This article appeared on the Russia Today website at 12:27 p.m. Moscow time on their Monday afternoon---and I thank Roy Stephens for digging up this item for us.  A story about was also posted on the france24.com Internet site.  It's headline "Russia lifts ban on missile deliveries to Iran"---and I thank reader B.V. for bringing it to our attention.

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Saudi Arabia’s Plan to Extend the Age of Oil

Last fall, as oil prices crashed, Ali al-Naimi, Saudi Arabia’s petroleum minister and the world’s de facto energy czar, went mum. He still popped up, as is his habit, at industry conferences on three continents. Yet from mid-September to the middle of November, while benchmark crude prices plunged 21 percent to a four-year low, Naimi didn’t utter a word in public.

For 20 years, Bloomberg Markets reports in its May 2015 issue, the world’s $2 trillion oil market has parsed Naimi’s every syllable for signs of where supply and prices are heading. Twice during previous routs—amid the Asian financial crisis in 1998 and again when the global economy melted down 10 years later—Naimi reversed oil’s free fall by orchestrating production cutbacks among members of OPEC. This time, he went to ground.

At the cartel’s semiannual meeting on Nov. 27 in Vienna, Naimi shot down proposed output reductions supported by a majority of the 12 members in favor of a more daring strategy: keep pumping and wait for lower prices to force high-cost suppliers out of the market. Oil prices fell a further 10 percent by the end of the next day and kept going. Having averaged $110 a barrel from 2011 through the middle of 2014, Brent crude, the global benchmark, dipped below $50 in January.

“What they did was historic,” Daniel Yergin, the pre-eminent historian of the oil industry, told Bloomberg in February. “They said: ‘We resign. We quit. We’re no longer going to be the manager of the market. Let the market manage the market.’ That’s when you got this sort of shocked reaction that took prices down to those levels we saw.”

This longish Bloomberg essay showed up on their website at 4:00 p.m. MDT on Sunday afternoon---and it's definitely worth reading if you have the interest.  The first reader through the door with it was Howard Wiener.

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Jefferies exits commodities brokerage with Bache book sale

Jefferies Group LLC said it will sell most of its Bache unit's commodities and financial derivatives accounts to Societe Generale, ending the investment bank's four-year foray into the competitive brokerage business.

The deal to transfer accounts, ends a months-long effort by Jefferies, owned by Leucadia National Corp, to divest the unit as it struggles with high costs and falling fees.

For Jefferies, the sale and winding down of the business marks an exit after its first push into commodities in 2011 with its $430 million purchase of Prudential Bache.

Tighter regulation and increased competition have slashed margins for brokers, but Jefferies was also hit by the bankruptcy of its client, OW Bunker, last year.

Jefferies was always a huge short/issuer in silver out of its client account---and during the last four and half months issued 2,232 silver contracts.  One is left to wonder if it will be Societe Generale that will fill their shoes once they've departed the scene at the end of June.  However, if you read the first paragraph carefully, you'll notice the word "most" in there---and one wonders if it includes their precious metal trading desk. This Reuters article appeared on their website at last Thursday.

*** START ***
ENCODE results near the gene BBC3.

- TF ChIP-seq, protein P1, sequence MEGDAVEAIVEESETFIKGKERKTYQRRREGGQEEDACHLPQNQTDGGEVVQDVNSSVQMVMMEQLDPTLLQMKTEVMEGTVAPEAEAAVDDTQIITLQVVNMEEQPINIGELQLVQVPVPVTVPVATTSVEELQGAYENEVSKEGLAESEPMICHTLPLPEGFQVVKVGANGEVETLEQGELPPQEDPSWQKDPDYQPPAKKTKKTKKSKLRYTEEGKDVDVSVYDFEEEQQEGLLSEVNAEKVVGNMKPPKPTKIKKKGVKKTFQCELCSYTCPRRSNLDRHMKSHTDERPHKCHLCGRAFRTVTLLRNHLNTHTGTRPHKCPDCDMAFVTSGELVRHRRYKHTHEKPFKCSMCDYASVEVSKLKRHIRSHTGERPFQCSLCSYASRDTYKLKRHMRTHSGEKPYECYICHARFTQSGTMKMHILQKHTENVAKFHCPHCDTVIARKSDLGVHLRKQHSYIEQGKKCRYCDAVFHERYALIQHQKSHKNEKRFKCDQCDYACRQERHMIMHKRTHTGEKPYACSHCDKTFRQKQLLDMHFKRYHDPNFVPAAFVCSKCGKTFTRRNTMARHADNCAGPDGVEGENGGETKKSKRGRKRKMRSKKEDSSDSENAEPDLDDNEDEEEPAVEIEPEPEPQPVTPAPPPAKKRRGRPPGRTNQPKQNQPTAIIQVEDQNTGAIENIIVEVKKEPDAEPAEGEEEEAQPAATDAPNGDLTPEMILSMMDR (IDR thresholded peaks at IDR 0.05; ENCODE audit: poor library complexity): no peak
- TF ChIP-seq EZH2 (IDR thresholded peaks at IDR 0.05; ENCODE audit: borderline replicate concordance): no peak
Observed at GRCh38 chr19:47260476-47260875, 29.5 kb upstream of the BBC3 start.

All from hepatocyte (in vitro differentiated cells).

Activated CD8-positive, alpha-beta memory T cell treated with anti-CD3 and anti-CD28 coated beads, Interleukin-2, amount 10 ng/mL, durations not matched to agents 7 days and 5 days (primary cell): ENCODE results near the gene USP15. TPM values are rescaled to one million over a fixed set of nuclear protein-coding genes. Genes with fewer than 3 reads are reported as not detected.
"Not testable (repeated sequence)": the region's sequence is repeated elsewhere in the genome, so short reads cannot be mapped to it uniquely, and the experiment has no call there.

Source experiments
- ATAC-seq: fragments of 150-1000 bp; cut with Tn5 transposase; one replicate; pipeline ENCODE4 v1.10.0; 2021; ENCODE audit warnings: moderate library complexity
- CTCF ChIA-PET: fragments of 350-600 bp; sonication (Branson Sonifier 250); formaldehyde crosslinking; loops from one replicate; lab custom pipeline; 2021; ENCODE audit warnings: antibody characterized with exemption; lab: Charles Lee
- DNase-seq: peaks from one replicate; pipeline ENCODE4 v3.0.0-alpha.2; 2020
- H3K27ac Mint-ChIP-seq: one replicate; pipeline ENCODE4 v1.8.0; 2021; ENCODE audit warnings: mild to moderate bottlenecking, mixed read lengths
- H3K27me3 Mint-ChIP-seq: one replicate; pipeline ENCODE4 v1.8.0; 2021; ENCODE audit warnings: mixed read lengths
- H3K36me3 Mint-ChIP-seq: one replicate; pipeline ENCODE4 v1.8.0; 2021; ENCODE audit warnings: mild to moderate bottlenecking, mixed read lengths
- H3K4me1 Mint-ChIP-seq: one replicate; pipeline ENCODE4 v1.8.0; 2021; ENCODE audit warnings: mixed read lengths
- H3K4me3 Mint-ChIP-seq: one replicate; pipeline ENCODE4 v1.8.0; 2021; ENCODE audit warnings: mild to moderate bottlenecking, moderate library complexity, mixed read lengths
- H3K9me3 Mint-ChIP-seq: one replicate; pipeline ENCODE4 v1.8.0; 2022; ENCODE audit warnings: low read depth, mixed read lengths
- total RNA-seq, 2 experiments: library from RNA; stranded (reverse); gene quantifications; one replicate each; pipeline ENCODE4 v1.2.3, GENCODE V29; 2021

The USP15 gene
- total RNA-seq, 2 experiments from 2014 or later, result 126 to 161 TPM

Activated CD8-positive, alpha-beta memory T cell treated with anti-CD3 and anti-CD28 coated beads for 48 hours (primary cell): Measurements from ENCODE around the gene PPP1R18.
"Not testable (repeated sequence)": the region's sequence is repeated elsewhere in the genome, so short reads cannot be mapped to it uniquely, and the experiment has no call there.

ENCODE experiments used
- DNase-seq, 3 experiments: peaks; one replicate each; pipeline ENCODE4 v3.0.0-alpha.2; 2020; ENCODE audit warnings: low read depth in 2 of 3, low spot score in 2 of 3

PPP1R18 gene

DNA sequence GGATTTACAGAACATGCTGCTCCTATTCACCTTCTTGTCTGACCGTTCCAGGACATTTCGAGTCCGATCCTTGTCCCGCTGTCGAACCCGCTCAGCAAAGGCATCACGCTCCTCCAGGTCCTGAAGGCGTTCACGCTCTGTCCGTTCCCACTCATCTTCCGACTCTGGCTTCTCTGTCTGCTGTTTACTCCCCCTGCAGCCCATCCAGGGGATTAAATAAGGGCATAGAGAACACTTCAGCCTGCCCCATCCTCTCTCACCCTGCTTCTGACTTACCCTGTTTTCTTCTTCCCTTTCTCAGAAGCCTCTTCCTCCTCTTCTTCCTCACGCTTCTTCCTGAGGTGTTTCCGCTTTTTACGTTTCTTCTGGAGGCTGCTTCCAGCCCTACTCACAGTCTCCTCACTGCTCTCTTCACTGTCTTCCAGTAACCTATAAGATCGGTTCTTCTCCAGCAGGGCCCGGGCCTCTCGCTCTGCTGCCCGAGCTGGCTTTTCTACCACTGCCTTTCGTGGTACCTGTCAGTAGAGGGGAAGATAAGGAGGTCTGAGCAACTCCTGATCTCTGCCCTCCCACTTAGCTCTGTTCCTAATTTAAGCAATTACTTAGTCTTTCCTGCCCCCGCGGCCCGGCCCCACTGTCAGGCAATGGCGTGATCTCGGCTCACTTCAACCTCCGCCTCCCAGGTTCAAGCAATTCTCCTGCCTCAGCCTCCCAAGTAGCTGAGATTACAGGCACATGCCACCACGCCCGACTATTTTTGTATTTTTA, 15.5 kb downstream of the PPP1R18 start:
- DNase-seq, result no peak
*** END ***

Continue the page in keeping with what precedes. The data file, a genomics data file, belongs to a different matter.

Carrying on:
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Many gold miners in dire straits despite costs cuts -- Lawrence Williams

The latest detailed report on gold from GFMS in London does not make pretty reading for those either running gold mining operations, or investing in them. According to the specialist precious metals consultancy around 50% of the gold mining sector looks to be loss-making on its own calculated All-in-Costs basis at a $1,200/ounce gold price.

The GFMS All-in-Costs parameter, which is even more all-encompassing than the All In Sustaining Costs (AISC) metric, which has become the industry norm for most gold mining company reporting, is intended to represent the ‘stay-in-business’ capital cost, or the expenditure necessary to maintain production at current rates. In addition to the components included in the Total Production Cost, the All-in Cost figure also incorporates corporate administration costs (head office overheads), interest charges, exploration expense, extraordinary charges (such as retrenchment costs and asset carrying value write-downs), plus sustaining/on-going capital expenditure. As such, GFMS reckons that its own All-in Cost calculations may be viewed as a far more accurate measure of ‘real’ industry margins even than AISC. Both measures though do go some way to explaining why companies which boast of their mines having exceptionally low cash costs can still end up making significant corporate losses.

Thus the consultancy estimates that in 2014 the average All-in Cost of gold mine production was $1,314/oz, which represented a $427/oz, or 25%, reduction over the figure for 2013.